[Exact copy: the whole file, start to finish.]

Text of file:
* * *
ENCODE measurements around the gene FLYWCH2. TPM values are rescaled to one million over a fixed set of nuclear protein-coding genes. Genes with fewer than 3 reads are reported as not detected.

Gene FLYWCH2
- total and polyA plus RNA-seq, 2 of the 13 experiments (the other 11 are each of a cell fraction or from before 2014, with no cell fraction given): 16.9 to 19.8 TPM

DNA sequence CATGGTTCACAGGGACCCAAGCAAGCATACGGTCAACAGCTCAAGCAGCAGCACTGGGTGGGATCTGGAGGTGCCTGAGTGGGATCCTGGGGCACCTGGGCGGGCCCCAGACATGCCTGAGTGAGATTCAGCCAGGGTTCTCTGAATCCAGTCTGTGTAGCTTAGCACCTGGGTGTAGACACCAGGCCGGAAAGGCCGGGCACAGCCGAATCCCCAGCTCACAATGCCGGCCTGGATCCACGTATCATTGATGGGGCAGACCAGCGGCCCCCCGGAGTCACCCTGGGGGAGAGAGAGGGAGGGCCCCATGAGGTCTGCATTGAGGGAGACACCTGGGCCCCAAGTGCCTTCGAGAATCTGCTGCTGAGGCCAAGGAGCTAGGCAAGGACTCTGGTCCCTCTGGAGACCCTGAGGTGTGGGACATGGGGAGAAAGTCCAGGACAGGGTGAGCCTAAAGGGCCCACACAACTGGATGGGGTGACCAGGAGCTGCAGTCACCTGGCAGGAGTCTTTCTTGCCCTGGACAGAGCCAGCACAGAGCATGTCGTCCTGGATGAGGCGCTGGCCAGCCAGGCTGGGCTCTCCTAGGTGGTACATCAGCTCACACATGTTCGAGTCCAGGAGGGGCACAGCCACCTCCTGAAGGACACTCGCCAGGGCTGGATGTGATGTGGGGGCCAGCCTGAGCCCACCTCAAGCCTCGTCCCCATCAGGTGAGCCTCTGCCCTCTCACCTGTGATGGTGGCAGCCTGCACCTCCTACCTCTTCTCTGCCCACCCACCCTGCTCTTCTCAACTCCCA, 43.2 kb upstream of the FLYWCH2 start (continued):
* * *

ENCODE measurements around the gene FLYWCH2. TPM values are rescaled to one million over a fixed set of nuclear protein-coding genes. Genes with fewer than 3 reads are reported as not detected.

Gene FLYWCH2
- total and polyA plus RNA-seq, 2 of the 13 experiments (the other 11 are each of a cell fraction or from before 2014, with no cell fraction given): 16.9 to 19.8 TPM

DNA sequence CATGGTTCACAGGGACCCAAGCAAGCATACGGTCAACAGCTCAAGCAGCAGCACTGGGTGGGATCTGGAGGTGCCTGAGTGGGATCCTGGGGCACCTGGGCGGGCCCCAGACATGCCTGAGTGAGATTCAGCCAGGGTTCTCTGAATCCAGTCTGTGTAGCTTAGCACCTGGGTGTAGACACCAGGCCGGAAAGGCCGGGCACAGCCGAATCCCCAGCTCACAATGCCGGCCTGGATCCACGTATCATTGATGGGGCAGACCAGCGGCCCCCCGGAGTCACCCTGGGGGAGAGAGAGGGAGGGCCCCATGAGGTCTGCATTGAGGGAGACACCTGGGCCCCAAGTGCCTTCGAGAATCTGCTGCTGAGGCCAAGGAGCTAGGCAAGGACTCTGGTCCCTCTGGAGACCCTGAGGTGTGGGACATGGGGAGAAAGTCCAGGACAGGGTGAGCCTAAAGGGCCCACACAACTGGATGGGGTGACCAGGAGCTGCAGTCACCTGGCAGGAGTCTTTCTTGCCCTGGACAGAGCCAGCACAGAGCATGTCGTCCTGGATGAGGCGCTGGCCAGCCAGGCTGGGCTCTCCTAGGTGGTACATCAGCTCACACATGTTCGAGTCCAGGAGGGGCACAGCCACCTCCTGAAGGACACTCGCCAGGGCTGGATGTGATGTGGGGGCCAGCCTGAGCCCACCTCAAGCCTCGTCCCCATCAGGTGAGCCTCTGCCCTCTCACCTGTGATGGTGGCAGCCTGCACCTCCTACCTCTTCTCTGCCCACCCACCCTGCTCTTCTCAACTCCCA, 43.2 kb upstream of the FLYWCH2 start (continued):